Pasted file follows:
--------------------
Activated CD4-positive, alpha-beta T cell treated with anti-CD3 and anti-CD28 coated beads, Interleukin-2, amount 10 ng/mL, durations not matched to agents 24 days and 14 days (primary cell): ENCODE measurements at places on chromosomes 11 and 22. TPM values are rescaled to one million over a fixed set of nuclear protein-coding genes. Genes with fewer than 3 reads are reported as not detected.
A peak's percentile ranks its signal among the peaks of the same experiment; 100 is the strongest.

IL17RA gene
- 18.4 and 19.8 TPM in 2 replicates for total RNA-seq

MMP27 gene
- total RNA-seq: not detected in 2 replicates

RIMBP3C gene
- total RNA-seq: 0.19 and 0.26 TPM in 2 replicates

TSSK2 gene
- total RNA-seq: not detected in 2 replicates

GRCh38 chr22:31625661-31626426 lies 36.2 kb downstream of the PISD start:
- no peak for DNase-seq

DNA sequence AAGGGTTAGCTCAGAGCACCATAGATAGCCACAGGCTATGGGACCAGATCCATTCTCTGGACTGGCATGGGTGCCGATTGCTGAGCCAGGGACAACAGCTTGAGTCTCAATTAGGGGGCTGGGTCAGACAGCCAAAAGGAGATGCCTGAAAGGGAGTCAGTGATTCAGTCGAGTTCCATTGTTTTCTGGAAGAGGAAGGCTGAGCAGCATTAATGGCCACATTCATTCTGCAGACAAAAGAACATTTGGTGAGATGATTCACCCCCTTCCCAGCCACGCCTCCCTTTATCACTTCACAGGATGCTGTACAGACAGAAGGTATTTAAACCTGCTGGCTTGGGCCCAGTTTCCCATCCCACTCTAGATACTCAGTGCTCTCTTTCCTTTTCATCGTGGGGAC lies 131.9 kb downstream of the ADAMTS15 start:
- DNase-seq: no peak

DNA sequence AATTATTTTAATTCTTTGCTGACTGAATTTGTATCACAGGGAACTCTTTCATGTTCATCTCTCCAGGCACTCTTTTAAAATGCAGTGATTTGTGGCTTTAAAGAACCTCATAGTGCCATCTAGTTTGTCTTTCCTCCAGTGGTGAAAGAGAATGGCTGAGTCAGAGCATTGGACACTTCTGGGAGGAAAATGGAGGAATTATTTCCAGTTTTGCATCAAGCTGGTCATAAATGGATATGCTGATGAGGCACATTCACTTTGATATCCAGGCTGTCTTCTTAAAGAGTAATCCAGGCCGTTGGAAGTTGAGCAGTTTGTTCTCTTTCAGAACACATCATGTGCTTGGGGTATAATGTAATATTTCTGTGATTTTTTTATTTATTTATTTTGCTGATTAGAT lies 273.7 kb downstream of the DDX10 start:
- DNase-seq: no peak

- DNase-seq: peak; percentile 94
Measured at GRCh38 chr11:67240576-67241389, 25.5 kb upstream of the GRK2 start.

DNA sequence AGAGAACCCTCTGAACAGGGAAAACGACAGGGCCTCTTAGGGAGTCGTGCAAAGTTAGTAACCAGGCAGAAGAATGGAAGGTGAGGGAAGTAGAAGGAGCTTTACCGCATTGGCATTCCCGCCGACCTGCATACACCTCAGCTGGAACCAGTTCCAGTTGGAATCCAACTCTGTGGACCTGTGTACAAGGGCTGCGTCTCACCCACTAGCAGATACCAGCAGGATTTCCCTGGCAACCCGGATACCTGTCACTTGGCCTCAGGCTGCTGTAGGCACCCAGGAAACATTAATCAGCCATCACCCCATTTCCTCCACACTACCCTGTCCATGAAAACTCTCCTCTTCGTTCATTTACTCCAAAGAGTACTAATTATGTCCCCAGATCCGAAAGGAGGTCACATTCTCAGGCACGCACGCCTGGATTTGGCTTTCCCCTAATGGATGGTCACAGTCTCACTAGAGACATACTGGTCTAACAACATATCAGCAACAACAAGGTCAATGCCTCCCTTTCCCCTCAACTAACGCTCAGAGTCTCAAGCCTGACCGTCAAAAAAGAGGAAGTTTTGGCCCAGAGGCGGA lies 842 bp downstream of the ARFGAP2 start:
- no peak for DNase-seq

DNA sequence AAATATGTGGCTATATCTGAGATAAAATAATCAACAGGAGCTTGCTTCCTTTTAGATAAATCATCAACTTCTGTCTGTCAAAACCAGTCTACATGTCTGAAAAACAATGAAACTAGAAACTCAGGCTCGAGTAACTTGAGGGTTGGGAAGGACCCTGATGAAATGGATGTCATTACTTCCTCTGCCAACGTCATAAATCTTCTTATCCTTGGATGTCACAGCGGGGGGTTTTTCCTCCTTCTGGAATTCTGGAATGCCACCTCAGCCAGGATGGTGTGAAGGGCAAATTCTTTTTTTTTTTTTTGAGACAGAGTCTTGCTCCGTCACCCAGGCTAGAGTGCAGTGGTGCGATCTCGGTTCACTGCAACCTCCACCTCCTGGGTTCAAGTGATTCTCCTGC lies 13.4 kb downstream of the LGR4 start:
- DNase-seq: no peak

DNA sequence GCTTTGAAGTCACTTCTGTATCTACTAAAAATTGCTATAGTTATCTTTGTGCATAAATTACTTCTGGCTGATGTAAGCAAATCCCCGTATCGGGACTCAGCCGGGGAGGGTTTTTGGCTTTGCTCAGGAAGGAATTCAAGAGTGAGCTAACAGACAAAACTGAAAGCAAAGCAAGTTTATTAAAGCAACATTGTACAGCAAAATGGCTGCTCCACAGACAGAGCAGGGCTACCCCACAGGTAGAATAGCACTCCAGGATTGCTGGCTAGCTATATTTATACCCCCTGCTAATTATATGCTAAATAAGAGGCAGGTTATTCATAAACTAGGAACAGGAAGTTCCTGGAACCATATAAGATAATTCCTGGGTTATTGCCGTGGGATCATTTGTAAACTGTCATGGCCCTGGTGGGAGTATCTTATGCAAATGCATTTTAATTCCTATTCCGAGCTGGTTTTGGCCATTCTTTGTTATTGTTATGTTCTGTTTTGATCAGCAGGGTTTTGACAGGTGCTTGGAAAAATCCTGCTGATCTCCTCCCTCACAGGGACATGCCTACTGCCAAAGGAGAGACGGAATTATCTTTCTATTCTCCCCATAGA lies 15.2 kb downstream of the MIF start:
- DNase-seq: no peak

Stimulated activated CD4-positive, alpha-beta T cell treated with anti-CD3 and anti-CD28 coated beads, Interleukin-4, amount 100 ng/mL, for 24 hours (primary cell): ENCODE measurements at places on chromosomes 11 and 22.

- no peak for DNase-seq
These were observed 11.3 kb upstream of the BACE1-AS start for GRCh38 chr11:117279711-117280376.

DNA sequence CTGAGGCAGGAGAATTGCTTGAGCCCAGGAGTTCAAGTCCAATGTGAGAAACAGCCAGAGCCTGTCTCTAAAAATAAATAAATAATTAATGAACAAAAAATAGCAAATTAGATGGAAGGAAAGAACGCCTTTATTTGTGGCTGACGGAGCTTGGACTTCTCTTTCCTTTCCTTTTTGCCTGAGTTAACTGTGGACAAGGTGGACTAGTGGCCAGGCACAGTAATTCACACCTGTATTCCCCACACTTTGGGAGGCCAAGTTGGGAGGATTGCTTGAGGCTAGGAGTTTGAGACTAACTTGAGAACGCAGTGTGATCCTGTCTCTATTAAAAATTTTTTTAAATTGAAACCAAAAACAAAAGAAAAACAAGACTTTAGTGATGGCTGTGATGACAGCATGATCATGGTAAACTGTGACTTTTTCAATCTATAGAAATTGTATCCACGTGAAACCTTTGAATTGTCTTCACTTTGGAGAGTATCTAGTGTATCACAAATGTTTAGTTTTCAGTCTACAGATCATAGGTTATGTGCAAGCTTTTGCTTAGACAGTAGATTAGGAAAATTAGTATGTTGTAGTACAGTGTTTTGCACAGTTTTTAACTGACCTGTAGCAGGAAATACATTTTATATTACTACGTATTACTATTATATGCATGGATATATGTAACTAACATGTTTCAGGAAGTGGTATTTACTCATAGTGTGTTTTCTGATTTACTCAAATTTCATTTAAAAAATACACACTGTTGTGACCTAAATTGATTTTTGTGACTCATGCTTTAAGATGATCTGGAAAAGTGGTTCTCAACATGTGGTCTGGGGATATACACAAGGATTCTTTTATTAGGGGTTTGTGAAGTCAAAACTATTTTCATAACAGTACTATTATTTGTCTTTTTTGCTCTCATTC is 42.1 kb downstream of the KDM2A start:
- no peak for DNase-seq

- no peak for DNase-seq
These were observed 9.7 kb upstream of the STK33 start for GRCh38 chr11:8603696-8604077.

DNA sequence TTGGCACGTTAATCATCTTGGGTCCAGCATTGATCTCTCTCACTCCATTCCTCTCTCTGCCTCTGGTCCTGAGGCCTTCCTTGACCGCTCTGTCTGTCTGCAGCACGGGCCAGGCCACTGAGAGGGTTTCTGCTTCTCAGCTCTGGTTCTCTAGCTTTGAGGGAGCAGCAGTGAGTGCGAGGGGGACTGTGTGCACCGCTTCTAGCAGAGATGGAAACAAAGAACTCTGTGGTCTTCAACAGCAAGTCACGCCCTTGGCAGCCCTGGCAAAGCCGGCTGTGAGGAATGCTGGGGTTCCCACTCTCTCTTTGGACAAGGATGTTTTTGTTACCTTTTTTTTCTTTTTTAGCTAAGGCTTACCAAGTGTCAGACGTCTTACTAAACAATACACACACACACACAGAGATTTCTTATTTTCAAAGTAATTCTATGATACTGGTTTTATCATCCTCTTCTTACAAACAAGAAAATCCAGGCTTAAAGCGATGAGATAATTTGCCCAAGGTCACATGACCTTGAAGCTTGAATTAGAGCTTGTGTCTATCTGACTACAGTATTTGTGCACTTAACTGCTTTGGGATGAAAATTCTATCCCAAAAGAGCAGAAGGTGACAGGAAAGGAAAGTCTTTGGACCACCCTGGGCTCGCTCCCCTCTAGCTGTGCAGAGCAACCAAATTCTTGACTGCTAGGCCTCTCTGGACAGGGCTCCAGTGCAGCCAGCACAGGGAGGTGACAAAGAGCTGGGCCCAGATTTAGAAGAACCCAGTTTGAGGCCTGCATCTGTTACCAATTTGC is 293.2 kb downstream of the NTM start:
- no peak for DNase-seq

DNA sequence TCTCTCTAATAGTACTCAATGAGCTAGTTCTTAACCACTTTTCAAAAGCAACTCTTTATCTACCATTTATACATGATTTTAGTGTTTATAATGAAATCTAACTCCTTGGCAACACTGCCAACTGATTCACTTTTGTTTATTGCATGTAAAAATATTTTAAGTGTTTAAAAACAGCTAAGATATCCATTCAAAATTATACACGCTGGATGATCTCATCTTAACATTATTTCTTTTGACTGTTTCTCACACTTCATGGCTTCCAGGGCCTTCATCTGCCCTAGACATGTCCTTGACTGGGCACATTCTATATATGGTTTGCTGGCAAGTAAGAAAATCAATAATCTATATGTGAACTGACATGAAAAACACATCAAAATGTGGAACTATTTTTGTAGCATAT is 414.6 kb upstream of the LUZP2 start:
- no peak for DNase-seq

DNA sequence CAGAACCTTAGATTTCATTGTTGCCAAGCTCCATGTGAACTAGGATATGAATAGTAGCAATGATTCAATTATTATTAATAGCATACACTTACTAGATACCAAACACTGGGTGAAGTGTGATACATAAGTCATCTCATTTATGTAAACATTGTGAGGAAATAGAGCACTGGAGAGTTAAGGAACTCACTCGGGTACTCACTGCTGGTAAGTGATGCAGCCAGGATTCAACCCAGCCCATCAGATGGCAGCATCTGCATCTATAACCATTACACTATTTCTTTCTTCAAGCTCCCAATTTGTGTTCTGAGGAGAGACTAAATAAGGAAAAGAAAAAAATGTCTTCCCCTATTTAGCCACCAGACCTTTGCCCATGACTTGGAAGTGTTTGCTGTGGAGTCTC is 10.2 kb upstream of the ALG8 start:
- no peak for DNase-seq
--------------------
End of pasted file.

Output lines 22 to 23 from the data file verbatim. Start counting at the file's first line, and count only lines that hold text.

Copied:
- DNase-seq: no peak

DNA sequence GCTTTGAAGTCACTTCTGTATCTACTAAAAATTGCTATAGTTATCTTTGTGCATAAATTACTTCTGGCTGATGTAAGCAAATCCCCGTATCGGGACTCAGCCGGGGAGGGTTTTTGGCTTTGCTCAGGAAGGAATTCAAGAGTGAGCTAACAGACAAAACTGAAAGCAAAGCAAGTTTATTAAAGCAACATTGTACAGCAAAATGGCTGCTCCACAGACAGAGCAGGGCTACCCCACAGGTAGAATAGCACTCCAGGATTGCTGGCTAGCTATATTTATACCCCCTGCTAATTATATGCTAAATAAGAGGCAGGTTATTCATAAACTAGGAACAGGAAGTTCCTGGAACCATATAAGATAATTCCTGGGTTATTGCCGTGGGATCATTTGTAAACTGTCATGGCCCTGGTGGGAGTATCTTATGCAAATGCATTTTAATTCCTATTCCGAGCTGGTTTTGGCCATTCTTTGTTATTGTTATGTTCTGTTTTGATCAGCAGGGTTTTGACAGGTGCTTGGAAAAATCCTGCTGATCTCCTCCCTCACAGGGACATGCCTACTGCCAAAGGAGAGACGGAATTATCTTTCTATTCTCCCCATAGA lies 15.2 kb downstream of the MIF start: